MOSCOW - Russia's state-controlled oil giant Rosneft announced Saturday it had stopped operations in Venezuela and sold its assets to a company wholly-owned by the Russian government in a shake-up of a key economic lifeline for embattled Venezuelan President Nicolás Maduro.
Rosneft, Russia's largest oil producer, had taken over an increasing share of Venezuela's oil industry and reaped huge profits from exporting its crude, propping up the Maduro regime in the process.
But it was unclear whether the move would alter the Russian relationship with Maduro, or whether it amounted to an attempt to dodge U.S. sanctions and assuage the fears of Rosneft's foreign investors.
In February, the Trump administration announced sanctions against the trading and marketing arm of Rosneft, but not the parent company, Rosneft Oil. Two weeks ago, the Treasury Department blacklisted TNK Trading International, a Swiss-based unit of Rosneft, ramping up its pressure campaign on the Russian oil ties to Venezuela.
Rosneft's chairman, Igor Sechin, is a close ally of Russian President Vladimir Putin and has directly supervised the company's Venezuela operations. Both Rosneft and Sechin are also under limited U.S. sanctions related to Russia's actions in Ukraine, including the annexation of Crimea in 2014.
Global companies, including BP and the Qatar Investment Authority, own substantial minority stakes in Rosneft, which said it was selling its Venezuelan operations to "protect" its shareholders.
"We protect our shareholders' interests and make decisions in accordance with our duty to our shareholders," Rosneft spokesman Mikhail Leontyev told the Interfax news agency Saturday.
Venezuela's Ministry of Communications did not immediately respond to a request for comment.
Rosneft said it was selling to a company completely owned by the Russian government. The sale includes what had been its signature partnership in Venezuela - Petromonagas - as well as smaller operations, including Petroperija, Boqueron, Petromiranda, Petrovictoria, oil-field services companies and commercial and trading operations.
The company added that it would be receiving a settlement payment worth a 9.6 percent share of Rosneft's equity capital, which will be held by a subsidiary. Analysts placed the value of the deal at $4 billion.
The move comes as Venezuela's oil industry, collapsing for years, has gone into complete meltdown, with production falling to less than 500,000 barrels a day, the lowest production since 1940. Amid the global economic downturn due to the coronavirus pandemic, the price for some Venezuelan oil has slipped.
Rosneft for months had been aiding Venezuela to get around U.S. sanctions on Venezuela's oil sector, handling nearly 80 percent of its oil output, and earning an estimated windfall of $120 million a month.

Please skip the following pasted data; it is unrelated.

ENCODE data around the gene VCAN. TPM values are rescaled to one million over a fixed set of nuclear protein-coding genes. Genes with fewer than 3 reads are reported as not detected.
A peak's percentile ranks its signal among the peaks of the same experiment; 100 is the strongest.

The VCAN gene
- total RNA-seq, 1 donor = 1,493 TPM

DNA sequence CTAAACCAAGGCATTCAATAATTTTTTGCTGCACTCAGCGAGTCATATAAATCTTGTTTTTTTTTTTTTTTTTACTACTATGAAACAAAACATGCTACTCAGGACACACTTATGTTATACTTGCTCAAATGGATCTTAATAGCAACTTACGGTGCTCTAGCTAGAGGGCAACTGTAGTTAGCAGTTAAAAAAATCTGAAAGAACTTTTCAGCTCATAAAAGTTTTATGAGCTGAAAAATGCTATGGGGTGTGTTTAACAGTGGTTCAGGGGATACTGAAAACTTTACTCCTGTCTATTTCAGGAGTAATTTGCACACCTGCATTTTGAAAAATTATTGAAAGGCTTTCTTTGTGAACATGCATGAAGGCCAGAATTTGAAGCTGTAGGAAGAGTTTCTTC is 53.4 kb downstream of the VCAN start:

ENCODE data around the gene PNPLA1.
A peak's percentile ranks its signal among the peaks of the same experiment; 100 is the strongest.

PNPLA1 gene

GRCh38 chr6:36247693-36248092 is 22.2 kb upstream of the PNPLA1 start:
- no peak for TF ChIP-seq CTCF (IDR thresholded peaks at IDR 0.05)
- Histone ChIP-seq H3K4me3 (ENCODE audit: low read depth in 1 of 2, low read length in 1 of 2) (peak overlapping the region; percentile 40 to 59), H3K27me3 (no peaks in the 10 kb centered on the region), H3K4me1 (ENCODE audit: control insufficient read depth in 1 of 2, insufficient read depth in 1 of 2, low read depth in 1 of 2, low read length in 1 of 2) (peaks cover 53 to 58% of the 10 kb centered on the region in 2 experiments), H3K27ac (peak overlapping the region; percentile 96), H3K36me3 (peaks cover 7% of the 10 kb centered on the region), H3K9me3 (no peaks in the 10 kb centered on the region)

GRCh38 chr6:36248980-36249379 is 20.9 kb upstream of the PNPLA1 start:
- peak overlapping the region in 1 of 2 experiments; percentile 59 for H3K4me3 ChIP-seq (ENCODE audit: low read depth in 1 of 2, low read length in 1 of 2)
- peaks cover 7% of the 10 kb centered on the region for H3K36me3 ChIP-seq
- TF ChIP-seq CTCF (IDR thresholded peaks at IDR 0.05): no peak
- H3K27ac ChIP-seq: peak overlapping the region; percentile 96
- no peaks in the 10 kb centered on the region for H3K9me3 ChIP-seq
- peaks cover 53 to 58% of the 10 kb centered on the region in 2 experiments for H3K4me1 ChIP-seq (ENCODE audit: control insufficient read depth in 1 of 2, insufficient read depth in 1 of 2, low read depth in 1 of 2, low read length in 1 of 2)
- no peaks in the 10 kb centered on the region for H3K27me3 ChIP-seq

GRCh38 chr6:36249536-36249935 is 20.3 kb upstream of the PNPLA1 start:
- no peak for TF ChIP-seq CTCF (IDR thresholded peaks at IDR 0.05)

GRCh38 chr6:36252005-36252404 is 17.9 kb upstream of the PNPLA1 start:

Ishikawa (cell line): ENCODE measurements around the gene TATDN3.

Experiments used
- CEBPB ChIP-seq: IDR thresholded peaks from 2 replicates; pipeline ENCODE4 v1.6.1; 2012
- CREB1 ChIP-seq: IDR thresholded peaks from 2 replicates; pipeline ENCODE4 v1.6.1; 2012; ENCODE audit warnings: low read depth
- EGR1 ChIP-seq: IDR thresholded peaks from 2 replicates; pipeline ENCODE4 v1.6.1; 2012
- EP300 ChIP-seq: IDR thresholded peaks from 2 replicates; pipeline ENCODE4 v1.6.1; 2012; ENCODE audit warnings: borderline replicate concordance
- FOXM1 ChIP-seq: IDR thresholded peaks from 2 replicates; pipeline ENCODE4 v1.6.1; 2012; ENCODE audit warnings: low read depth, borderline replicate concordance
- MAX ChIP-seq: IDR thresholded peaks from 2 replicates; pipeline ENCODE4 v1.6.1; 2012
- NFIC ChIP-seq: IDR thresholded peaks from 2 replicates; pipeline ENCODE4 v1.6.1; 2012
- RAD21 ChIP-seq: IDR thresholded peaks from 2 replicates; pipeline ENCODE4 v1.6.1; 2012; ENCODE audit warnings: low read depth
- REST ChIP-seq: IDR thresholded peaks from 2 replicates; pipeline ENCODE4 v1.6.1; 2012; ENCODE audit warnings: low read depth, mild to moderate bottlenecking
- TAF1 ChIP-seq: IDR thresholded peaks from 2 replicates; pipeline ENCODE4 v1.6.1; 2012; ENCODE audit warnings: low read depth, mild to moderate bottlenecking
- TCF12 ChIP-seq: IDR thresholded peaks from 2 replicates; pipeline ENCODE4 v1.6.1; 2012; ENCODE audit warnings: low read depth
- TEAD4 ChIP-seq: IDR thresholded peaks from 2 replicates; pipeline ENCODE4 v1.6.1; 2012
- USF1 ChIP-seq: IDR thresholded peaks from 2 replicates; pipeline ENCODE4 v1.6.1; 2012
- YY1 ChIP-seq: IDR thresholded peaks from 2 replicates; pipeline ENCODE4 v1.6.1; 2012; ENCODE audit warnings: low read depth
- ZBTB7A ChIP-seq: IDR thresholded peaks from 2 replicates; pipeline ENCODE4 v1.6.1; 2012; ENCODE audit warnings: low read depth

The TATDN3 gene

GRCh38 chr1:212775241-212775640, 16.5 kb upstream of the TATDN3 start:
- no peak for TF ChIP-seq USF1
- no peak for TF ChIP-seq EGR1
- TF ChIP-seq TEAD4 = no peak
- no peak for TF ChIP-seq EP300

In February, after the U.S. slapped sanctions on Rosneft's trading arm, the firm began to back off its shipments of Venezuelan oil.
Venezuela in recent weeks has relied instead on an oil-for-food deal with a Mexican firm, while selling the bulk of its remaining output to India. Under U.S. pressure, however, Indian refiners Reliance Industries and Nayara Energy are planning to wind down purchases of Venezuelan oil in April, the Reuters news agency reported last month.
"This shows the effectiveness of sanctions," said Russ Dallen, a managing partner at Caracas Capital Markets, a financial and consulting firm that tracks Venezuelan oil. "Rosneft needed to find a way out."
The fallout for Maduro from the Rosneft sale now, experts say, depends on the intentions of the new, Russian-state buyer. Should it shelve or sell off the Venezuelan investments, the move would sting Maduro's government at a time when it is facing a convergence of crises.
On Thursday, the United States indicted Maduro and more than a dozen current and former Venezuelan government officials on narcoterrorism charges, offering a $15 million reward for information leading to the authoritarian leader's arrest and conviction.
Although Venezuela has the world's largest proven oil reserves, its refining capacity is relatively minimal, and an increasingly acute gas shortage that has led to massive lines in the capital of Caracas.
In addition, Maduro is struggling to cope with coronavirus pandemic amid widespread poverty, failures in the water and power grids, and a fleet of broken hospitals.
But the Rosneft sale could also signify Moscow's decision to redouble its interest in Venezuela through a new, wholly-owned Russian state firm.
"Everything depends on what the new Russian owners do with this," Dallen said.
Faiola reported from Miami. The Washington Post's Ana Herrero in Caracas contributed to this report.